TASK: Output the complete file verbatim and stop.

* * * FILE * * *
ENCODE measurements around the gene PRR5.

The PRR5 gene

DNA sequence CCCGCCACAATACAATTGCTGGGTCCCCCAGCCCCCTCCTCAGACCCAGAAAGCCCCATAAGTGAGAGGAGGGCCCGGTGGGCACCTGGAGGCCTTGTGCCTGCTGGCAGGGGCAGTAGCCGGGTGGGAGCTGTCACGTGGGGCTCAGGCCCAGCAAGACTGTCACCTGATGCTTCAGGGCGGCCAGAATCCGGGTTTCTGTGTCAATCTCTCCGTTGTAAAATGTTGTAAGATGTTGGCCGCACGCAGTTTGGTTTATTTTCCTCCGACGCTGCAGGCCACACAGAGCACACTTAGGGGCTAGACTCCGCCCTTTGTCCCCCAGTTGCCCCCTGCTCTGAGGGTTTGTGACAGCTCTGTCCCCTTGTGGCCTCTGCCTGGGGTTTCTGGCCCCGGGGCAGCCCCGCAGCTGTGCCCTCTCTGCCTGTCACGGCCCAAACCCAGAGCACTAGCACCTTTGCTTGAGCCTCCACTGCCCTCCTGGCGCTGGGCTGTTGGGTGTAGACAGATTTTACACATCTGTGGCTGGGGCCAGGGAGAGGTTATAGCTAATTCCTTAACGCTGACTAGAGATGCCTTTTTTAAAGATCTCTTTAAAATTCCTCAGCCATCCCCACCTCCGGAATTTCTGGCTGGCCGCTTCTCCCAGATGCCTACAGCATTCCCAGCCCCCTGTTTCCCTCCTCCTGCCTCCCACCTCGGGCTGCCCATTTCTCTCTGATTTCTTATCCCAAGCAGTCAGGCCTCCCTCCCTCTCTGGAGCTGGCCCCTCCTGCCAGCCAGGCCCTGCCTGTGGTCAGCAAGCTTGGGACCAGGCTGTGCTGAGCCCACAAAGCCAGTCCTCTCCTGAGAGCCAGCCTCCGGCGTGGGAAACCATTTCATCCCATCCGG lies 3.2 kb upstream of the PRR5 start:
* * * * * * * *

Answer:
ENCODE measurements around the gene PRR5.

The PRR5 gene

DNA sequence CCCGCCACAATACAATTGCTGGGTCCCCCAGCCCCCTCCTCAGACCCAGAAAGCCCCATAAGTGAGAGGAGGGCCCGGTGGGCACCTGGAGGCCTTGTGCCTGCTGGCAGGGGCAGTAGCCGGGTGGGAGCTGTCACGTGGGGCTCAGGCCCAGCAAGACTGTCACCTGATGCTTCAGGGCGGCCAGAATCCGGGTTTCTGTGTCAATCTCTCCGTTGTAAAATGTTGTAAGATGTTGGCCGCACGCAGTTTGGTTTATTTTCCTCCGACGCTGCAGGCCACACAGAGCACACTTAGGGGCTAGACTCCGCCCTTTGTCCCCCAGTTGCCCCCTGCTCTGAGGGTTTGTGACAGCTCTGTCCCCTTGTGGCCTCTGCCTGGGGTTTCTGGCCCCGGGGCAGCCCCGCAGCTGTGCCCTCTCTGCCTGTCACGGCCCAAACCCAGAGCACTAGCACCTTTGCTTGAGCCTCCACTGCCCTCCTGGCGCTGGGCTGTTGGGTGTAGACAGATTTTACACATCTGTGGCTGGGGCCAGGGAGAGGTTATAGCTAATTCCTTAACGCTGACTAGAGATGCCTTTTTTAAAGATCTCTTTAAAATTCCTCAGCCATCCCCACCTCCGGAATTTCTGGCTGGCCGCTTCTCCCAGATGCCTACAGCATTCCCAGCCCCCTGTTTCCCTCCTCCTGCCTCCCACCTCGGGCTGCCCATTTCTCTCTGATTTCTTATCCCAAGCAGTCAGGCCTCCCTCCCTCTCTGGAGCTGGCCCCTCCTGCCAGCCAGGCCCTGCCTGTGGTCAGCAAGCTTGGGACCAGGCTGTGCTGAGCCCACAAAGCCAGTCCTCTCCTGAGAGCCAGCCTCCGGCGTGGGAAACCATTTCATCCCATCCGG lies 3.2 kb upstream of the PRR5 start: